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Andy Mann Interview :: Adventure Photographer
It’s mid afternoon on rarely climbed Rocky Mountain cliff face. The weather is brisk and spring is in the air. Melting snow rushes down the face and into the river below. The light has that beautiful pre daylight saving glimmer and the climbers are back at it. Having ditched the spikes and snow axes of winter the climbers are eager to cram their fingers and toes into the tiniest of cracks and haul themselves up the fresh line. Above them, dangling by rope and swinging himself into position, camera poised and ready, is photographer Andy Mann.
Andy has that job we all dream of. He journeys to the exotic places in the world that grace the covers of National Geographic and other outdoors magazines. As an adventure photographer he doesn’t have the luxury of the studio or the camera van. He has to bring everything he needs with him out into the field and document the action unfolding in front of his eyes.
To be honest he couldn’t be carrying a worse thing: bags brimming with heavy metal, glass, cameras and associated accessories to try to capture the adventure. His unique approach to what he brings and how he brings it has led him to develop a style where he ‘tags along’ with explorers, climbers and divers around the globe. His imagery is evident of this style, as what he documents is entirely unplanned and unstaged. He is a part of the action, bringing an undeniable amount of authenticity to his visual storytelling.
Contributor and professional photographer, Shelby Craig, managed to speak to Andy a day before he was heading to the Fijian Islands on a shark diving expedition. They talked photography, travel, adventure and his recent collaboration with Mountainsmith…
Give us an insight into your world as an adventure photographer?
My style of photography has become a hybrid of both photo and video, mostly through expedition storytelling. What I do is go out to remote parts of the world, virgin earth places, and go on expeditions with climbers or divers and tag along. I tell the story of explorations, of fear, of joy, of hardships. The things that bring out the grit in human character. The no-way-to-go-but-up situations. I look for the stories.
I also shoot a lot of music. When I listen to a song I try to scratch at the wounds more than most people think.
How did you get involved with Mountainsmith to develop the Parallax Pack?
Well they are a Front Range (Mountains) Colorado small pack company. They’ve been known for years for their core backpacks and lumbar packs. They have that iconic anvil logo that’s well recognised in Colorado. They were only based about a half hour down the road from me and I think we crossed paths at a trade show in Salt Lake City where I was on the road working as a senior contributing photographer for Climbing Magazine.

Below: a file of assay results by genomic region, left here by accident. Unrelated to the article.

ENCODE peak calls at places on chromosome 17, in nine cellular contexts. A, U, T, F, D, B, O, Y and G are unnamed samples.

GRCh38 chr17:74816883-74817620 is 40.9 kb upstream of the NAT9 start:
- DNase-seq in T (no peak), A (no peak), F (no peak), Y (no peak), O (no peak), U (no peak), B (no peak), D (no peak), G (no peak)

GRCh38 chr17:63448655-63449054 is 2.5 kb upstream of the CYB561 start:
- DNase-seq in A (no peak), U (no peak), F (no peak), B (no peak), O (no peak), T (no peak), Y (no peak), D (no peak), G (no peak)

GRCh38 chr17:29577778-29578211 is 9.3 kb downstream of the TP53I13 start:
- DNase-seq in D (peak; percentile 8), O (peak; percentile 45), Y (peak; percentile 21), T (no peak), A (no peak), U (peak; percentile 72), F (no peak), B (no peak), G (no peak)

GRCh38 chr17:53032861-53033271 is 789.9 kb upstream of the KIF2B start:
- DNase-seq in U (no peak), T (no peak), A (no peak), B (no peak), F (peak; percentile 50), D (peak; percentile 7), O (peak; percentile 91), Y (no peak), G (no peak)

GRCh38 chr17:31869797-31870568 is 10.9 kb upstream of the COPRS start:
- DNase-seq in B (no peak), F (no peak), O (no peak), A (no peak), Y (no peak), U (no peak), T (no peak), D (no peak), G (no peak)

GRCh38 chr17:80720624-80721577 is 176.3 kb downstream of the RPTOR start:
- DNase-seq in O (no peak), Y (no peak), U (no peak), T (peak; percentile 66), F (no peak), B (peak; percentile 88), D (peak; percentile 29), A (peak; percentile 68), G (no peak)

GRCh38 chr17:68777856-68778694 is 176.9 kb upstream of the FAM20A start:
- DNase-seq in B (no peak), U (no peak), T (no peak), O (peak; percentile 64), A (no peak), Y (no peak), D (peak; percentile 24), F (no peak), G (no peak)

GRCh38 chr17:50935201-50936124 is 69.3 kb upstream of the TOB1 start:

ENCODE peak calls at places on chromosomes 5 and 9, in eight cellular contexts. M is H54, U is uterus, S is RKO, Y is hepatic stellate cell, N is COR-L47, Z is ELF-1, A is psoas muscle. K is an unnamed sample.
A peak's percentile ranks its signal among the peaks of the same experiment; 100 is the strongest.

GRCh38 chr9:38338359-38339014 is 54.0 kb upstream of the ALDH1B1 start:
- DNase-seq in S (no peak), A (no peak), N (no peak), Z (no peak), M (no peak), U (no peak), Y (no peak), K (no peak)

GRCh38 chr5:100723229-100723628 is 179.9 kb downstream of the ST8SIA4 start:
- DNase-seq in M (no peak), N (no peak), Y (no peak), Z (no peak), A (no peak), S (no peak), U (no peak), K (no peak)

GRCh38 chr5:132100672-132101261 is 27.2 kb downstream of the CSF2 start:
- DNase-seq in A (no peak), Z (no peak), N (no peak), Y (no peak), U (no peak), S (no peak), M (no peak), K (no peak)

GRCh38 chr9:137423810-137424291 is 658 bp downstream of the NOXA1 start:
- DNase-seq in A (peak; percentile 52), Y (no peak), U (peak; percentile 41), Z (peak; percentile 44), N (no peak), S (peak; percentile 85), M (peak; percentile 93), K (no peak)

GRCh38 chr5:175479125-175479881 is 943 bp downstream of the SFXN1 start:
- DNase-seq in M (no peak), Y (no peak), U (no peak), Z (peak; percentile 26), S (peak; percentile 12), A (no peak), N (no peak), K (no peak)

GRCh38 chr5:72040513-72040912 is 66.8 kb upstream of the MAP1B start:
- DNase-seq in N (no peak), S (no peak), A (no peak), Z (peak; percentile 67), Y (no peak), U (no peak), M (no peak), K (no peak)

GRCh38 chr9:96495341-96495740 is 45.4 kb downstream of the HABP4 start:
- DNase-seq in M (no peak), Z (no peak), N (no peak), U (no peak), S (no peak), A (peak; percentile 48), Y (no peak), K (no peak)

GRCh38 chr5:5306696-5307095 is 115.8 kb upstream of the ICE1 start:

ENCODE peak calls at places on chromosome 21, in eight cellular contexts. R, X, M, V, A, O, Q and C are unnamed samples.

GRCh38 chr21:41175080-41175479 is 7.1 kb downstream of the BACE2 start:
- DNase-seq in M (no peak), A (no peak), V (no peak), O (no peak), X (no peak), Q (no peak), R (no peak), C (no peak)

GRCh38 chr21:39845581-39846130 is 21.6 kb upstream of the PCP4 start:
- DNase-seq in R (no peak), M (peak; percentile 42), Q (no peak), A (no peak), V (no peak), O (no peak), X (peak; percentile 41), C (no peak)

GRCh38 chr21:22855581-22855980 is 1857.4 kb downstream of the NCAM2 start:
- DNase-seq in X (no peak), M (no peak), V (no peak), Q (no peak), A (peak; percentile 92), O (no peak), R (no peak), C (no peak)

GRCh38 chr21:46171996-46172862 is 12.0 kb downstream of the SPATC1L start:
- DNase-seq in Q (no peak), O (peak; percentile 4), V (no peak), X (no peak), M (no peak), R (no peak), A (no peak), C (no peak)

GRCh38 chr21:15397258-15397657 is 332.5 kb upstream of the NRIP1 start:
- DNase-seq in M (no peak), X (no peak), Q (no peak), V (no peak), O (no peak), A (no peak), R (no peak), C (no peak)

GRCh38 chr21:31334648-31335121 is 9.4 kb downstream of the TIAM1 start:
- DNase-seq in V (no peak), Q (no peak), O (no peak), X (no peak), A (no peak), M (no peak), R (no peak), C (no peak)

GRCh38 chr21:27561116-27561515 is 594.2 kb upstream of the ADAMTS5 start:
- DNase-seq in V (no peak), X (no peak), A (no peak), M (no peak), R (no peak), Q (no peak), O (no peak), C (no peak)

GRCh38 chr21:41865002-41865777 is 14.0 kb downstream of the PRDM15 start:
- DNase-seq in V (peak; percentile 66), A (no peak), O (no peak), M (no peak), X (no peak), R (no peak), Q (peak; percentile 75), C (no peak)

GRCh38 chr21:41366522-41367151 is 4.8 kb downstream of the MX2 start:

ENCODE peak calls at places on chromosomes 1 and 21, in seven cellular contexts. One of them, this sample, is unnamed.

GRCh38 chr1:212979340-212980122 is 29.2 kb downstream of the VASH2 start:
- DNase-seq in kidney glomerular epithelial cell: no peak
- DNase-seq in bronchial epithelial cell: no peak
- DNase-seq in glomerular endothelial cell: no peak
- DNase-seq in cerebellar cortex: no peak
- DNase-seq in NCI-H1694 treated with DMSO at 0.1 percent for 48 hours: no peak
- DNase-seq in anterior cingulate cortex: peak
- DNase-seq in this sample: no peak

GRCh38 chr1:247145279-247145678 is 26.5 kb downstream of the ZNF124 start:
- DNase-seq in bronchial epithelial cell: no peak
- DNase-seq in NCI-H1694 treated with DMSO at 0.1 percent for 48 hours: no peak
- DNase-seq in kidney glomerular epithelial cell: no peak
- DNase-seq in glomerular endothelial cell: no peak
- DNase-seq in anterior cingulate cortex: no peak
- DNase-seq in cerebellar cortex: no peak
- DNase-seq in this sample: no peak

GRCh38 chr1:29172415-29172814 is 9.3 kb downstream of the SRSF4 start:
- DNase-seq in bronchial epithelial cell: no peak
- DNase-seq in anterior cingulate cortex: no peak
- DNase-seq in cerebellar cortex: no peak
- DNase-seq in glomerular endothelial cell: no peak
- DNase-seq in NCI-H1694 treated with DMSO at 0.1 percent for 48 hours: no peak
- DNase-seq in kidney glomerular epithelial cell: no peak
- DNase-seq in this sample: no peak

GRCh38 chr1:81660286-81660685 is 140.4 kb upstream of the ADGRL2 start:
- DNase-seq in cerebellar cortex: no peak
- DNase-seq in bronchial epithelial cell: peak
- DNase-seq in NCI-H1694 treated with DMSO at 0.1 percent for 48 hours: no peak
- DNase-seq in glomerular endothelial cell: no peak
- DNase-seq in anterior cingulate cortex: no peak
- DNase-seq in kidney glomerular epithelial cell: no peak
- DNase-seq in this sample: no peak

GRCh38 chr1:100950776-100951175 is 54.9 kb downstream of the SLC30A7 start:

I was passing through Salt Lake City and I needed a pack that would do a little more than a traditional camera pack because I was hiking up cliffs and all and they had one that I was interested in. I was really looking for handouts. I was strategically hitting them up on the last day of the trade show and knew that companies often gave out gear then. They had this pack the Mountainsmith Borealis and it’s part of their signature line. It had a good support system and you can throw camera stuff in the bottom and it had a big backpack style space at the top where you can throw rope, water and lunch. I told the guys what I did and they agreed to give me one to use as long as when we were all back in Colorado I had a beer and talked about what I thought of the pack as it was still a prototype.
That started a relationship of using their packs in the field and on the road. For several years I would just wear a pack out and they would send me a new one after telling them what worked and what didn’t. We’d go climbing and have beers and talk bags and then at the end of 2012 and beginning of 2014 we sat down and they were like “What would you do differently?” I’d worn these packs out every which way and I immediately started working with the designer changing some things and moving some things around. At the same time my career started to grow and we decided to partner up. And they allowed me to design something for photographers. That’s how it started and now it’s grown into what it is now. A full grown partnership.
Would you say that traditional photo bag makers don’t make bags that are up to scratch for your style of adventure photography?
A lot of the bag manufacturers try to produce something in the middle of the line. There are just a few specific details that I think make a camera bag perform better in the field. It could be as simple as tack loop or a material.
I personally just started adding a few of those things and then stripping the rest of the bag back and starting from scratch really. I feel like people were botching it. Most camera bags just have all these little issues. For example, most camera bags have this little flap that folds down on the front of the bag where the tripod sits in the middle of the bag. With lots of straps, loops and everything. And it’s just like dude, strip all that off and strap it to the side so you can access everything. The bags I designed with Mountainsmith are just really clean because the last thing you want when you’re in the field with a harness on and with ropes around is more straps and buckles etc.